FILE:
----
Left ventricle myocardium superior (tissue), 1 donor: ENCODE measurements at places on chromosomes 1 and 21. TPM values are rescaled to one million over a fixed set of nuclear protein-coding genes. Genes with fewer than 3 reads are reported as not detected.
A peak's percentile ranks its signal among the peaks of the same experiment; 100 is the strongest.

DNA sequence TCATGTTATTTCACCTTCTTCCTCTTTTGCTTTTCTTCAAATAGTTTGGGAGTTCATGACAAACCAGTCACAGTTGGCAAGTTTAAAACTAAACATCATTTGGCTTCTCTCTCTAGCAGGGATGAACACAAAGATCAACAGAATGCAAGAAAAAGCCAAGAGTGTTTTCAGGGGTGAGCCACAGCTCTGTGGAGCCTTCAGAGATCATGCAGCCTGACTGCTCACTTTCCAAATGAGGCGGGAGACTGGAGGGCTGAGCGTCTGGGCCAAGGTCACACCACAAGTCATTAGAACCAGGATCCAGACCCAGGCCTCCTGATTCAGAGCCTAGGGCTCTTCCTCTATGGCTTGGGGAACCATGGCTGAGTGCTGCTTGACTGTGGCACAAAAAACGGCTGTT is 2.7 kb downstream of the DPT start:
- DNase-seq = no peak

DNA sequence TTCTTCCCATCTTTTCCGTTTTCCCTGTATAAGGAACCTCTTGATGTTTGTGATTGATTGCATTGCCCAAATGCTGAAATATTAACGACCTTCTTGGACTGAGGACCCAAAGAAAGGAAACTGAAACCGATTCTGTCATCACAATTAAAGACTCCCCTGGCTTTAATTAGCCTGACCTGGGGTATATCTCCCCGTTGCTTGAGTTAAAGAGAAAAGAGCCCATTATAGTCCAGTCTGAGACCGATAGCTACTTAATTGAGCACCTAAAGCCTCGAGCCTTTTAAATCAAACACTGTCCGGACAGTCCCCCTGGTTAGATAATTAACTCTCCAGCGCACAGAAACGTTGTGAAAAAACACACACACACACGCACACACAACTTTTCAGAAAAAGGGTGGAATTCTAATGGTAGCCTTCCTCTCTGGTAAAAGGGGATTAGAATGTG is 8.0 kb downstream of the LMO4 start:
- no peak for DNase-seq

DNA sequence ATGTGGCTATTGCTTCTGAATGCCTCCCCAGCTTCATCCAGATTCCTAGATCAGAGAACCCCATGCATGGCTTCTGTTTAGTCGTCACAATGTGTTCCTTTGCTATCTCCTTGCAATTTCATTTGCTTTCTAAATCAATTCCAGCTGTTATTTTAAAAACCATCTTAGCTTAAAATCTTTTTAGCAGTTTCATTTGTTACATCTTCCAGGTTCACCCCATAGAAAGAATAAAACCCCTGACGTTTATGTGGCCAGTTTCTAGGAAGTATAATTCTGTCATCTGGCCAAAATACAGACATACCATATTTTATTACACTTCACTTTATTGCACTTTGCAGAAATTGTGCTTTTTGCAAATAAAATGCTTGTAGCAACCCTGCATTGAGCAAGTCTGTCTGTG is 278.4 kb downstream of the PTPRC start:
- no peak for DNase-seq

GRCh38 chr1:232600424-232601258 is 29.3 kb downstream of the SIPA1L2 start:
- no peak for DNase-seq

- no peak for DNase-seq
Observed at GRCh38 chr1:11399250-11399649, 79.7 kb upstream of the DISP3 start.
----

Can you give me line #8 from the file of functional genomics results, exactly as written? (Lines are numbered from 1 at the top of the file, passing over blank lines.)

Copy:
- no peak for DNase-seq